Love ‘em or hate ‘em, for many of us, the start of a new year is the time to take on resolutions to change ourselves for the better.
At the start of a new year, I like to reflect on my goals and check-in on where I’m at with them. A rule of thumb for me is:
“Write down two personal, two business and two health goals for the next 1, 5 and 10 years. Do this four times a year. Goal setting triggers your subconscious computer.” – Lululemon mantra
This mantra works well for me because it reiterates the importance of having different goals across the different facets of life, and over different time ranges. Writing your goals down is also very effective at helping you stick to them – even billionaire Richard Branson agrees! I also love that it acknowledges that goals can change based on the different circumstances that you face when you check-in on them, even if you haven’t achieved them yet – and that’s okay!
Although it’s January 3 and I should probably have fleshed out more of my 2018 resolutions, I’ve so far only focused on setting professional goals for the year. To keep me accountable, I’ll share them (in writing!) here. This year, I’m going to step outside of my comfort zone as a communications professional and expand my skill set in other related areas that aren’t categorically “PR”. I’ll be honing my graphic design skills and further advancing my project management knowledge.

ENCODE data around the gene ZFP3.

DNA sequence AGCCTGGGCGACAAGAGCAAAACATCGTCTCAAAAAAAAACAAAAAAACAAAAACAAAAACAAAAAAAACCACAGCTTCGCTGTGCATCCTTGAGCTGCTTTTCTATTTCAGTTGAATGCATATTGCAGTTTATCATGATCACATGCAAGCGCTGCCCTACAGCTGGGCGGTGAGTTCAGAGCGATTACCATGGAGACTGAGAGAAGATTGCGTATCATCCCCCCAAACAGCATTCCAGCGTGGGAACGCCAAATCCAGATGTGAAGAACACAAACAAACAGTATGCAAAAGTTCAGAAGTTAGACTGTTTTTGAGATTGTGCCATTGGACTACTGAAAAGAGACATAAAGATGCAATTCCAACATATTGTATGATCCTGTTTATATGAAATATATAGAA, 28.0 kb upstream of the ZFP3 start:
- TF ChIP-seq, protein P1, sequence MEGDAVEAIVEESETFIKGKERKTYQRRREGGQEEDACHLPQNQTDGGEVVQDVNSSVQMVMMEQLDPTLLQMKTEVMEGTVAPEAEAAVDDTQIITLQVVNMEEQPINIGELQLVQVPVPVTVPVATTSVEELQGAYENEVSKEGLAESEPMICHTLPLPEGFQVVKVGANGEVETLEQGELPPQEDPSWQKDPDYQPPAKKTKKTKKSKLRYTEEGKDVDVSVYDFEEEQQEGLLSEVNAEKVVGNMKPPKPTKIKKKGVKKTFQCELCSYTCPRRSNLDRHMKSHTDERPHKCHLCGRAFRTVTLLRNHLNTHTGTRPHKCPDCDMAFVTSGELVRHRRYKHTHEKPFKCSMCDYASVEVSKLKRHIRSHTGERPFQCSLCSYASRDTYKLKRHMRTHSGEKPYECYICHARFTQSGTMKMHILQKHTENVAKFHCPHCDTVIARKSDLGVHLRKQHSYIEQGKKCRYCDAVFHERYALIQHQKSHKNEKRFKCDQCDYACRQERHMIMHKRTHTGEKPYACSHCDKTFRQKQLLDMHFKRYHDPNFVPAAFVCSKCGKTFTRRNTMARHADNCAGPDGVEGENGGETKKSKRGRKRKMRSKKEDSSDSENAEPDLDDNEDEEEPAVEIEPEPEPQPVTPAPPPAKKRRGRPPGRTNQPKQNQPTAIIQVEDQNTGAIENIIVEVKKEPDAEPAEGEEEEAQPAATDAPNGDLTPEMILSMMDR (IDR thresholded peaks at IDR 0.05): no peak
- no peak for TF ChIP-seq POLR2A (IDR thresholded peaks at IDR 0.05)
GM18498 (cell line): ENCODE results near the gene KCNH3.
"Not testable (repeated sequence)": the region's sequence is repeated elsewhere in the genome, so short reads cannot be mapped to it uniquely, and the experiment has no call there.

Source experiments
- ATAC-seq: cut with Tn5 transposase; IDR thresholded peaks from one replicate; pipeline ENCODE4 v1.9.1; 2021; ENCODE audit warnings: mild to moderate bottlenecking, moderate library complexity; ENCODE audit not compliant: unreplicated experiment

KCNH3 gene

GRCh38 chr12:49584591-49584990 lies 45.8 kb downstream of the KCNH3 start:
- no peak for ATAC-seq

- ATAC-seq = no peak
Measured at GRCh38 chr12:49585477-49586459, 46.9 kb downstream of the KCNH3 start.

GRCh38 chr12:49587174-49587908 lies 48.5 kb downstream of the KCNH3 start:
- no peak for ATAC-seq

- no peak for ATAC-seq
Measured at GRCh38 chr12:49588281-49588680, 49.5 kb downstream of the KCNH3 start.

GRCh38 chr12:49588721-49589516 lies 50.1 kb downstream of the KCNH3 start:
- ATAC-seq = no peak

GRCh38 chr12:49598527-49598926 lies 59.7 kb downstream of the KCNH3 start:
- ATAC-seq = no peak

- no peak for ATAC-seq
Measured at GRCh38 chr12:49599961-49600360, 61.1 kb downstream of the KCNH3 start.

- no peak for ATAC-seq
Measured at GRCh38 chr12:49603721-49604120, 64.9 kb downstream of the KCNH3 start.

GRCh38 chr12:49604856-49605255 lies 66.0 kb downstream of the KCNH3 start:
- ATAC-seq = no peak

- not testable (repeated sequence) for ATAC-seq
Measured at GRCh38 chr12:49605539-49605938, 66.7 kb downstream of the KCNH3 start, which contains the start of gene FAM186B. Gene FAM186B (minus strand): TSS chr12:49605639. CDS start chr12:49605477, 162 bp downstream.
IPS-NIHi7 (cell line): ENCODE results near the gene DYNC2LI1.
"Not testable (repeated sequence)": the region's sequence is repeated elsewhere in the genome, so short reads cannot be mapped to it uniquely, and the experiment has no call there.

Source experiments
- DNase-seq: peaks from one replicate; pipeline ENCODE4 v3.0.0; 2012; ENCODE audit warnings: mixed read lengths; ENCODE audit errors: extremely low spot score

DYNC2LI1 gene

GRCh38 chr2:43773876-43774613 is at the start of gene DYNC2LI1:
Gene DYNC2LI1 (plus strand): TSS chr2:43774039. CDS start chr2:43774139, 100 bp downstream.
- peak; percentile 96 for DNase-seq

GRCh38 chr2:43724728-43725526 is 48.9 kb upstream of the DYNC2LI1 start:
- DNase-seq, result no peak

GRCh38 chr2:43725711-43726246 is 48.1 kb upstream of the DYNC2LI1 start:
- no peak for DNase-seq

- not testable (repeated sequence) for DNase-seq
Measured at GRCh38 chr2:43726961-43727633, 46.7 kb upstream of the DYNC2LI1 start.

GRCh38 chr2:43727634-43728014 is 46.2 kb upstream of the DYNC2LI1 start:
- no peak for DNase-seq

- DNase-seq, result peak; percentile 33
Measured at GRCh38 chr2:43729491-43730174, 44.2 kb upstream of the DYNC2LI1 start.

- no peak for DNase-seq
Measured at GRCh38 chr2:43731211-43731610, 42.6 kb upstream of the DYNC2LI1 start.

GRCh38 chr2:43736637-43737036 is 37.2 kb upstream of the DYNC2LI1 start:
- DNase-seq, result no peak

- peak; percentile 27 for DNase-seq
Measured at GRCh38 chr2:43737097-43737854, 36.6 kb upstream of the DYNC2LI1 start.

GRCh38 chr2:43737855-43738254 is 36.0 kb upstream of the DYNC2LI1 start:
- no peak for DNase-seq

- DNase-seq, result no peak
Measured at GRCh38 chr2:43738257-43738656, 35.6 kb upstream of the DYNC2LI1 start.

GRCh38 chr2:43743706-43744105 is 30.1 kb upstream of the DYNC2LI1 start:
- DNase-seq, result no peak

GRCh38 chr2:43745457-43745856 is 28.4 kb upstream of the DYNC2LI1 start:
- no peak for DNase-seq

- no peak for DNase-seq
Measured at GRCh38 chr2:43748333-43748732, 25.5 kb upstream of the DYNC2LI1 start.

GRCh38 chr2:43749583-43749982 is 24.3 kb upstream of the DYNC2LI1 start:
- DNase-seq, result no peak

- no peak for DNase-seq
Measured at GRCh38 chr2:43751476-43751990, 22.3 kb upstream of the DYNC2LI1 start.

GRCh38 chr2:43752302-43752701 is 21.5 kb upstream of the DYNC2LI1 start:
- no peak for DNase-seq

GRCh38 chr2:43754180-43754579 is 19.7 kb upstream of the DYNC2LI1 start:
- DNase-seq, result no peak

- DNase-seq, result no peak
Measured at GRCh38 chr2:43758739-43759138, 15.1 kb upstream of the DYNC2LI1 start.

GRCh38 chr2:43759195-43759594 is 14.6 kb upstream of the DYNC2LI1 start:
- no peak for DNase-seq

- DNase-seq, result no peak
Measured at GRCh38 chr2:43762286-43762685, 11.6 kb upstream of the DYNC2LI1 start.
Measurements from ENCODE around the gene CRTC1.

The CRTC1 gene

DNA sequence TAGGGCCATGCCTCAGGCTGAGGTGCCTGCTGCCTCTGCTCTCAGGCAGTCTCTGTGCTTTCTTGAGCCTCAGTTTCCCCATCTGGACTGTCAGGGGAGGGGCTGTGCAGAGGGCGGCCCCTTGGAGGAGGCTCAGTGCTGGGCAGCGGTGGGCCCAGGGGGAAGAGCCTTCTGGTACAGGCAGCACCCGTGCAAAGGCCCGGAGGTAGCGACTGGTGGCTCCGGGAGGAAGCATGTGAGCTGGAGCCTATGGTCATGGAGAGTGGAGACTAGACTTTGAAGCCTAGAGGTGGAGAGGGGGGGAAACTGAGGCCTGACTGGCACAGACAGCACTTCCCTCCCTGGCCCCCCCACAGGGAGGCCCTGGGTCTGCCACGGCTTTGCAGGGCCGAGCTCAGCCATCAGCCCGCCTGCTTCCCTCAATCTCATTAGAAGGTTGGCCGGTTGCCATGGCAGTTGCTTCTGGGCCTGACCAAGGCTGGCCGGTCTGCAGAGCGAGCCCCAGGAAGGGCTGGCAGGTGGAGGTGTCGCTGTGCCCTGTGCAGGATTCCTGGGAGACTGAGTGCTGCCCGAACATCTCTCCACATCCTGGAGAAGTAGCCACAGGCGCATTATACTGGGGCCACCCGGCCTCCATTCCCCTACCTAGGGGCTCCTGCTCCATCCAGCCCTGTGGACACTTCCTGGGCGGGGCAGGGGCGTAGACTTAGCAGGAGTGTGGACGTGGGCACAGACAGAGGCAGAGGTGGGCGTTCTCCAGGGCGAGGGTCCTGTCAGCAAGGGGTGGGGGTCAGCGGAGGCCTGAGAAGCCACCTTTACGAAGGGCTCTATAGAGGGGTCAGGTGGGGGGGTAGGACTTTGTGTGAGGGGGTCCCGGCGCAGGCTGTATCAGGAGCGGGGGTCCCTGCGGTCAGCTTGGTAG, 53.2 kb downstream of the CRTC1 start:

What are your 2018 goals? Do you jot your goals down and check on them often to keep yourself on track? Share in the comments.
Photo credits: Pixabay.com; Laine Jaremey.
In his TED Talk, behavioural economist Dan Ariely shares what motivates us to go to work every day. Spoiler alert: it’s more than just a pay cheque or bonus! Other things, like ownership of tasks, attaining goals and being challenged, play roles in making work meaningful. These factors continue to be important, even in the knowledge economy.
Check out his Ariely’s TED Talk below.
As I’ve mentioned, I work as a PR and communications professional in the health and life science industry. I feel fortunate to manage projects from start to finish, giving me a sense of ownership over my work. Further, I find my work meaningful because I am playing a small part in contributing to the health of others.
What makes your job meaningful to you?
As I’m in the process of writing my professional goals for the next year at work, it’s now a good time to focus on some best practices for goal-setting. Rather than just shooting blindly for the stars, I’m going to set SMART goals that will allow me to prove I’ve delivered against them at annual review time.
What are SMART goals? Each goal includes the following “SMART” elements, resulting in goals that can be tracked, evaluated and benchmarked.
Specific – Call out the who, what, when, where and why. What exactly do I need, or want, to do?
Measurable – Numbers are everything! Without metrics, I won’t be able to know if I’ve achieved a goal, or how far I need to go to get there.
Attainable – The end result needs to be attainable based on my skill set and experience level.
Realistic – Goals can be hugely motivating, so I’ve got to be honest with myself about what I can achieve. I’ll need to consider my workload and available time to set goals that are actually do-able in the next year.
Time-bound – Calling out the milestones between now and next year will enable me to make sure I’m in good shape in achieving my goals once my annual review comes along.
I’ll share learnings through the goal-setting process as my SMART goals crystallize.
In the meantime, do you have any other tips for goal-setting?
Photo credit: Pixabay.com.